Hepatotoxic and renal effects of the water soluble fractions of spent engine oil in Swiss albino mice
Spent engine oil (SEO) contains toxic metals which may be leached into water supplies during precipitation. These metals may bioaccumulate during exposure, eliciting adverse effects on the liver and the kidneys, both target organs for several contaminants. This study determined the hepatotoxic and renal effects of the water soluble fractions (WSF) of SEO in mice. The levels of renal function biomarkers (creatinine and urea) and iron, zinc, copper, nickel, lead and cadmium levels in livers of twenty-four male albino mice administered daily oral gavages of 0%, 1%, 10% and 100% WSF of SEO for 30 days were evaluated. Creatinine (0.17±0.06 mg/dl) and urea (22.33±1.53 mg/dl) levels were lowest and highest respectively at 10%, although values were marginal but were not significantly different from control (p>0.05). Iron (61150.27±2300.25ug/l), Zn (25942.57±975.86), Cu (7412.20±278.81), and Ni (185.33±6.98ug/l) levels in the liver were significantly elevated (p<0.05) at 10%, while lead and cadmium showed dose-dependent but insignificant difference (p>0.05) compared with control and other treatments. Iron, zinc, copper and nickel levels at 10% were highest in the treatments. These results provide evidence for the adverse renal and hepatotoxic effects of water contaminated with SEO and highlight the need for its proper management.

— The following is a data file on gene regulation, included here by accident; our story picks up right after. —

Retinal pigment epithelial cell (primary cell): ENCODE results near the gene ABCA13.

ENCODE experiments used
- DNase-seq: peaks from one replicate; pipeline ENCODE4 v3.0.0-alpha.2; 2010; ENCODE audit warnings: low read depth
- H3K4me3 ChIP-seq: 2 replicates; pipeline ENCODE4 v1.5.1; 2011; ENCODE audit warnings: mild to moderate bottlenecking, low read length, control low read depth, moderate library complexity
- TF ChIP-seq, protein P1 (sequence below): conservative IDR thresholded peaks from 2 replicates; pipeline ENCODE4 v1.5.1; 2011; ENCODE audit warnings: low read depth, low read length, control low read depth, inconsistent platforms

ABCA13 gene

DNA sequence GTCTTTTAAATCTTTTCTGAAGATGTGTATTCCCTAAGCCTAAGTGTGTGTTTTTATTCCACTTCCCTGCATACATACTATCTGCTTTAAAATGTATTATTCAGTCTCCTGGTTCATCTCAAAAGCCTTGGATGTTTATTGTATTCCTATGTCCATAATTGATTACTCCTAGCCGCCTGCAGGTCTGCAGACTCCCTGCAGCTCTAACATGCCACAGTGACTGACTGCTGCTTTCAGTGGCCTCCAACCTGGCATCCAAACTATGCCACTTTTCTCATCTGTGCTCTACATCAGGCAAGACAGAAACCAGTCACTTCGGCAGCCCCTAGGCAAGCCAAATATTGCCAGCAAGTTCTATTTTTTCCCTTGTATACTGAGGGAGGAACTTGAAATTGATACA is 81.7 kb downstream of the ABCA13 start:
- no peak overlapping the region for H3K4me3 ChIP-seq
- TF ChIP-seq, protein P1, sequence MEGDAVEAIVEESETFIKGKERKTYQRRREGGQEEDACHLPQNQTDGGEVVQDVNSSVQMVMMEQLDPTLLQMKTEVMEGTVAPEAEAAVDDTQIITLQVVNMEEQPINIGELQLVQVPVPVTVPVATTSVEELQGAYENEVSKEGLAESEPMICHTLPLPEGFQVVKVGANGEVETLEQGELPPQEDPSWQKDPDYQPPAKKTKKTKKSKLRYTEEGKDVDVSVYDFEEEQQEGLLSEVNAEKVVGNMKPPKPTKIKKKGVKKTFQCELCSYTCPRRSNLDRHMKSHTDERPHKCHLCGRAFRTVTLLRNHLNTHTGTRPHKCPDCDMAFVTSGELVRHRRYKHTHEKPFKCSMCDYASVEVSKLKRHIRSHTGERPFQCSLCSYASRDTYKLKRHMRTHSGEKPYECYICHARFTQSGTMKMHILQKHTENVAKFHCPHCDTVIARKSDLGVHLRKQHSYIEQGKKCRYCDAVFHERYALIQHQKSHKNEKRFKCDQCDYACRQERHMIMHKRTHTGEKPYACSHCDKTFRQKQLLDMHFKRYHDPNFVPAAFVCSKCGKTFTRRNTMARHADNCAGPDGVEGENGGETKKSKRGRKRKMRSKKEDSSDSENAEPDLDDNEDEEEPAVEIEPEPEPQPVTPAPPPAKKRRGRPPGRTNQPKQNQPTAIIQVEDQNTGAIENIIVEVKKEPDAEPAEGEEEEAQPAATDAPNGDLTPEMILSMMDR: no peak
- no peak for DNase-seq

Keywords: Hepatotoxicity, creatinine, urea, metal contaminants, waste oil.